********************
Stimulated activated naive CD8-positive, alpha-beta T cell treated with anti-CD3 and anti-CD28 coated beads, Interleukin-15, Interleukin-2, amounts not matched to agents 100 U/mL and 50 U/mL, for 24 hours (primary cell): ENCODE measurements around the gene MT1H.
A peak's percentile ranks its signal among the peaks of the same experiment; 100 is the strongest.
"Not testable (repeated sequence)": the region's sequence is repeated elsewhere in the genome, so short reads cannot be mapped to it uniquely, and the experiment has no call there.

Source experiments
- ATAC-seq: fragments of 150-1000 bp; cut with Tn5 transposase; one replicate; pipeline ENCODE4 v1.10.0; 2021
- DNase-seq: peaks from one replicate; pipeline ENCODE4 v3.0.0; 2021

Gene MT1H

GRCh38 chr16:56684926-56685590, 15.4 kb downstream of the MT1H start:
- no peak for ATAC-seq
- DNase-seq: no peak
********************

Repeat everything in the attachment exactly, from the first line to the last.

Stimulated activated naive CD8-positive, alpha-beta T cell treated with anti-CD3 and anti-CD28 coated beads, Interleukin-15, Interleukin-2, amounts not matched to agents 100 U/mL and 50 U/mL, for 24 hours (primary cell): ENCODE measurements around the gene MT1H.
A peak's percentile ranks its signal among the peaks of the same experiment; 100 is the strongest.
"Not testable (repeated sequence)": the region's sequence is repeated elsewhere in the genome, so short reads cannot be mapped to it uniquely, and the experiment has no call there.

Source experiments
- ATAC-seq: fragments of 150-1000 bp; cut with Tn5 transposase; one replicate; pipeline ENCODE4 v1.10.0; 2021
- DNase-seq: peaks from one replicate; pipeline ENCODE4 v3.0.0; 2021

Gene MT1H

GRCh38 chr16:56684926-56685590, 15.4 kb downstream of the MT1H start:
- no peak for ATAC-seq
- DNase-seq: no peak